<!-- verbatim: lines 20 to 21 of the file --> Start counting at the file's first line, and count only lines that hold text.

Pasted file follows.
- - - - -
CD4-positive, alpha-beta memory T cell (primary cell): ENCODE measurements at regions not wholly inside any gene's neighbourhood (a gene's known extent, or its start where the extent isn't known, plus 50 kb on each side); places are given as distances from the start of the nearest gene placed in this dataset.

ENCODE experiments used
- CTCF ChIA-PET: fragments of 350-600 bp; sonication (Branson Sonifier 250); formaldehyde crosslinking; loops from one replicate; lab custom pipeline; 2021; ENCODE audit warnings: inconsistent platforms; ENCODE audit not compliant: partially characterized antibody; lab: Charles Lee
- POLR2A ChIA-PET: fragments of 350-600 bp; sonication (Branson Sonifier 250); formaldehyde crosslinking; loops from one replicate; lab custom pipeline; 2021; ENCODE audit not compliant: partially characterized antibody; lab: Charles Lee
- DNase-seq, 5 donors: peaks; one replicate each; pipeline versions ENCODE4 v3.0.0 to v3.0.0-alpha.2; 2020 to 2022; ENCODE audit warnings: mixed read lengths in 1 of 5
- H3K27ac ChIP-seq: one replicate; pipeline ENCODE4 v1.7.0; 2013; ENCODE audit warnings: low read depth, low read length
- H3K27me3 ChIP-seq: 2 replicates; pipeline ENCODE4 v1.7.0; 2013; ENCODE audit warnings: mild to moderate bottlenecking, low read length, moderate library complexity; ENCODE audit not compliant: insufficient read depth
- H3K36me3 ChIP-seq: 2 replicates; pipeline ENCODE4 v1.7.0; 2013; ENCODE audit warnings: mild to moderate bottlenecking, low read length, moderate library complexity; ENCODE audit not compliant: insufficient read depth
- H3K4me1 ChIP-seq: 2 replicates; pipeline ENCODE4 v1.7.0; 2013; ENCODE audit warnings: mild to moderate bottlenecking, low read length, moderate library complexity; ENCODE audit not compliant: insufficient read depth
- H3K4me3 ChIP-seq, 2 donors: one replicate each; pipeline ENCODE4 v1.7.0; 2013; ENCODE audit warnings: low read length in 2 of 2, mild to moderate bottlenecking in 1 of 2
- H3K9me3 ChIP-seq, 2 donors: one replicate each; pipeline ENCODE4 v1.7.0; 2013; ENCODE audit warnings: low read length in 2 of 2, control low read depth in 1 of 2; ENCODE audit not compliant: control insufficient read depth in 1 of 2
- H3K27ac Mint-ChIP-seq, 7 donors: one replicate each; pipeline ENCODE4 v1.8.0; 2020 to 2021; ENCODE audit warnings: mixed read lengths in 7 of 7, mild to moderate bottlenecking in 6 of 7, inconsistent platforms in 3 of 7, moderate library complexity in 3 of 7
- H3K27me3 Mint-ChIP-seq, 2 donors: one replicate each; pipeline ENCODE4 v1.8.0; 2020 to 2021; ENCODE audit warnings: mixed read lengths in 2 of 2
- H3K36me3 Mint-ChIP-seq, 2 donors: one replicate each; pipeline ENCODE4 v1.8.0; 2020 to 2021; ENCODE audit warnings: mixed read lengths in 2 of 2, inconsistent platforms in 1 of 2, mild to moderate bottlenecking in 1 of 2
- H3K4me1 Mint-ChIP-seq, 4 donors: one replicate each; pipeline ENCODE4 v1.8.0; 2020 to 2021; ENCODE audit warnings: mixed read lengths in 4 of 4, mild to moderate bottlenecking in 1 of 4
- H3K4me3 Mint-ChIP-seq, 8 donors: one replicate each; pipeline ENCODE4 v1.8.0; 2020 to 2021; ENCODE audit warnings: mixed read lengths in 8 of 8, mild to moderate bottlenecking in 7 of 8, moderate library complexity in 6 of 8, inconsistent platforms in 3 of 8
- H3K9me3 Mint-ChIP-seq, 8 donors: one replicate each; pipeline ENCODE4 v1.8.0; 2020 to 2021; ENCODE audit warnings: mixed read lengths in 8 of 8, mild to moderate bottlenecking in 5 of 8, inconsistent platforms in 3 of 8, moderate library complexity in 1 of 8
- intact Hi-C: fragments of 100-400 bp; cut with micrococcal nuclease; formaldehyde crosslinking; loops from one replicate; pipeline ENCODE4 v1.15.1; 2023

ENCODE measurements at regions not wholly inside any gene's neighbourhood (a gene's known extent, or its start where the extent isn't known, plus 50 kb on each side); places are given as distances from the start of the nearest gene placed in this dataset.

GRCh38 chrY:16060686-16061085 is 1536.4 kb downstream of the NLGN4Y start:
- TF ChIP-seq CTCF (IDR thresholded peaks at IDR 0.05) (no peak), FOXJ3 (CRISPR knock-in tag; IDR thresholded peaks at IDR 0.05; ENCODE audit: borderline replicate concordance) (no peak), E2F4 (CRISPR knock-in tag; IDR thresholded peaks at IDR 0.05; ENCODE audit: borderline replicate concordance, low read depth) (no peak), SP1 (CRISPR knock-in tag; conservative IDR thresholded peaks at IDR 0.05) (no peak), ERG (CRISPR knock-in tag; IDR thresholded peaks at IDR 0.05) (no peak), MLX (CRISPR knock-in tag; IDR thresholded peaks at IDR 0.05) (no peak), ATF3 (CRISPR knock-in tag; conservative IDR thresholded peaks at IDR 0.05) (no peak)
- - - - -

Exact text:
GRCh38 chrY:16060686-16061085 is 1536.4 kb downstream of the NLGN4Y start:
- TF ChIP-seq CTCF (IDR thresholded peaks at IDR 0.05) (no peak), FOXJ3 (CRISPR knock-in tag; IDR thresholded peaks at IDR 0.05; ENCODE audit: borderline replicate concordance) (no peak), E2F4 (CRISPR knock-in tag; IDR thresholded peaks at IDR 0.05; ENCODE audit: borderline replicate concordance, low read depth) (no peak), SP1 (CRISPR knock-in tag; conservative IDR thresholded peaks at IDR 0.05) (no peak), ERG (CRISPR knock-in tag; IDR thresholded peaks at IDR 0.05) (no peak), MLX (CRISPR knock-in tag; IDR thresholded peaks at IDR 0.05) (no peak), ATF3 (CRISPR knock-in tag; conservative IDR thresholded peaks at IDR 0.05) (no peak)